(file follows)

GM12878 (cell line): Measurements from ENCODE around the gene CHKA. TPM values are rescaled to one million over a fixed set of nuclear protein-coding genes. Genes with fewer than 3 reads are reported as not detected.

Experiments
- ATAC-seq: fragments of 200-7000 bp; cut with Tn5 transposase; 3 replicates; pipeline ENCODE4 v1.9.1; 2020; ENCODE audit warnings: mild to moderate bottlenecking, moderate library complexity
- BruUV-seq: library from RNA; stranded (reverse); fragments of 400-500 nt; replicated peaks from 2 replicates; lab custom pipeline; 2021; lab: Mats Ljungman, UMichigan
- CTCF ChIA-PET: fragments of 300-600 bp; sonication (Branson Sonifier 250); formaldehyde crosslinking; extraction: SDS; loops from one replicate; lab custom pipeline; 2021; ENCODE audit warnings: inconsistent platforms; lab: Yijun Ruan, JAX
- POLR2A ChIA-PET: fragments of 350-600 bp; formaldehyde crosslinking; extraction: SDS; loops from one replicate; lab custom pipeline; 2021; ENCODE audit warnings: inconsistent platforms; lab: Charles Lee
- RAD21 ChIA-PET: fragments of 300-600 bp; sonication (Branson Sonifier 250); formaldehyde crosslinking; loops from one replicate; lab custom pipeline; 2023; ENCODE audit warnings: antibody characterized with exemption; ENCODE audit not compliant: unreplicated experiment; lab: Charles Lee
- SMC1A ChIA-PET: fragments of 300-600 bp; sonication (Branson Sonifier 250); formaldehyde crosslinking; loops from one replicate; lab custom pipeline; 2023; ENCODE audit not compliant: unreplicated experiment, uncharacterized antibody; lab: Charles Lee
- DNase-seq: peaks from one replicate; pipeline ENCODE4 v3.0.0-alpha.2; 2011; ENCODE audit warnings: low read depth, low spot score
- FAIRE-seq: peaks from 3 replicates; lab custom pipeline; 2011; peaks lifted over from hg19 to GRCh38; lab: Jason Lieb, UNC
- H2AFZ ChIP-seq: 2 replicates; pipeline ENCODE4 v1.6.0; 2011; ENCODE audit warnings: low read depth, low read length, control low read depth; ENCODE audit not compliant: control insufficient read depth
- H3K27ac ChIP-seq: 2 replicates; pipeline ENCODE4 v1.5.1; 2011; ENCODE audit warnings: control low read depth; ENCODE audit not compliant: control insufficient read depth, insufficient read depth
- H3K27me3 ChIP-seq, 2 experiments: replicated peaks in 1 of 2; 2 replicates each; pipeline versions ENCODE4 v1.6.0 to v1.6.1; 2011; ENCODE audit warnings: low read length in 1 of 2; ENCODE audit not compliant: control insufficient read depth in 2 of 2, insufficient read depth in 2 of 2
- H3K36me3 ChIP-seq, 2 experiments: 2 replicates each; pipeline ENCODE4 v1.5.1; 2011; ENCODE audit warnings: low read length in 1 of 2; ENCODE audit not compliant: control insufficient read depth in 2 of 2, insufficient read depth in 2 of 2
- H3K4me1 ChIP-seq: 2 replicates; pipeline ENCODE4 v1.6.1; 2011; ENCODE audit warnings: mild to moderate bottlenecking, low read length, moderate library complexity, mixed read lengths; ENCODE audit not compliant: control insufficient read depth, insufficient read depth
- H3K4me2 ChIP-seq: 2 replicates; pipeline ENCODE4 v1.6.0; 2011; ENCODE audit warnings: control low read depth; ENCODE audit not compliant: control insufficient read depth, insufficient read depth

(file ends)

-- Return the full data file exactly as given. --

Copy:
GM12878 (cell line): Measurements from ENCODE around the gene CHKA. TPM values are rescaled to one million over a fixed set of nuclear protein-coding genes. Genes with fewer than 3 reads are reported as not detected.

Experiments
- ATAC-seq: fragments of 200-7000 bp; cut with Tn5 transposase; 3 replicates; pipeline ENCODE4 v1.9.1; 2020; ENCODE audit warnings: mild to moderate bottlenecking, moderate library complexity
- BruUV-seq: library from RNA; stranded (reverse); fragments of 400-500 nt; replicated peaks from 2 replicates; lab custom pipeline; 2021; lab: Mats Ljungman, UMichigan
- CTCF ChIA-PET: fragments of 300-600 bp; sonication (Branson Sonifier 250); formaldehyde crosslinking; extraction: SDS; loops from one replicate; lab custom pipeline; 2021; ENCODE audit warnings: inconsistent platforms; lab: Yijun Ruan, JAX
- POLR2A ChIA-PET: fragments of 350-600 bp; formaldehyde crosslinking; extraction: SDS; loops from one replicate; lab custom pipeline; 2021; ENCODE audit warnings: inconsistent platforms; lab: Charles Lee
- RAD21 ChIA-PET: fragments of 300-600 bp; sonication (Branson Sonifier 250); formaldehyde crosslinking; loops from one replicate; lab custom pipeline; 2023; ENCODE audit warnings: antibody characterized with exemption; ENCODE audit not compliant: unreplicated experiment; lab: Charles Lee
- SMC1A ChIA-PET: fragments of 300-600 bp; sonication (Branson Sonifier 250); formaldehyde crosslinking; loops from one replicate; lab custom pipeline; 2023; ENCODE audit not compliant: unreplicated experiment, uncharacterized antibody; lab: Charles Lee
- DNase-seq: peaks from one replicate; pipeline ENCODE4 v3.0.0-alpha.2; 2011; ENCODE audit warnings: low read depth, low spot score
- FAIRE-seq: peaks from 3 replicates; lab custom pipeline; 2011; peaks lifted over from hg19 to GRCh38; lab: Jason Lieb, UNC
- H2AFZ ChIP-seq: 2 replicates; pipeline ENCODE4 v1.6.0; 2011; ENCODE audit warnings: low read depth, low read length, control low read depth; ENCODE audit not compliant: control insufficient read depth
- H3K27ac ChIP-seq: 2 replicates; pipeline ENCODE4 v1.5.1; 2011; ENCODE audit warnings: control low read depth; ENCODE audit not compliant: control insufficient read depth, insufficient read depth
- H3K27me3 ChIP-seq, 2 experiments: replicated peaks in 1 of 2; 2 replicates each; pipeline versions ENCODE4 v1.6.0 to v1.6.1; 2011; ENCODE audit warnings: low read length in 1 of 2; ENCODE audit not compliant: control insufficient read depth in 2 of 2, insufficient read depth in 2 of 2
- H3K36me3 ChIP-seq, 2 experiments: 2 replicates each; pipeline ENCODE4 v1.5.1; 2011; ENCODE audit warnings: low read length in 1 of 2; ENCODE audit not compliant: control insufficient read depth in 2 of 2, insufficient read depth in 2 of 2
- H3K4me1 ChIP-seq: 2 replicates; pipeline ENCODE4 v1.6.1; 2011; ENCODE audit warnings: mild to moderate bottlenecking, low read length, moderate library complexity, mixed read lengths; ENCODE audit not compliant: control insufficient read depth, insufficient read depth
- H3K4me2 ChIP-seq: 2 replicates; pipeline ENCODE4 v1.6.0; 2011; ENCODE audit warnings: control low read depth; ENCODE audit not compliant: control insufficient read depth, insufficient read depth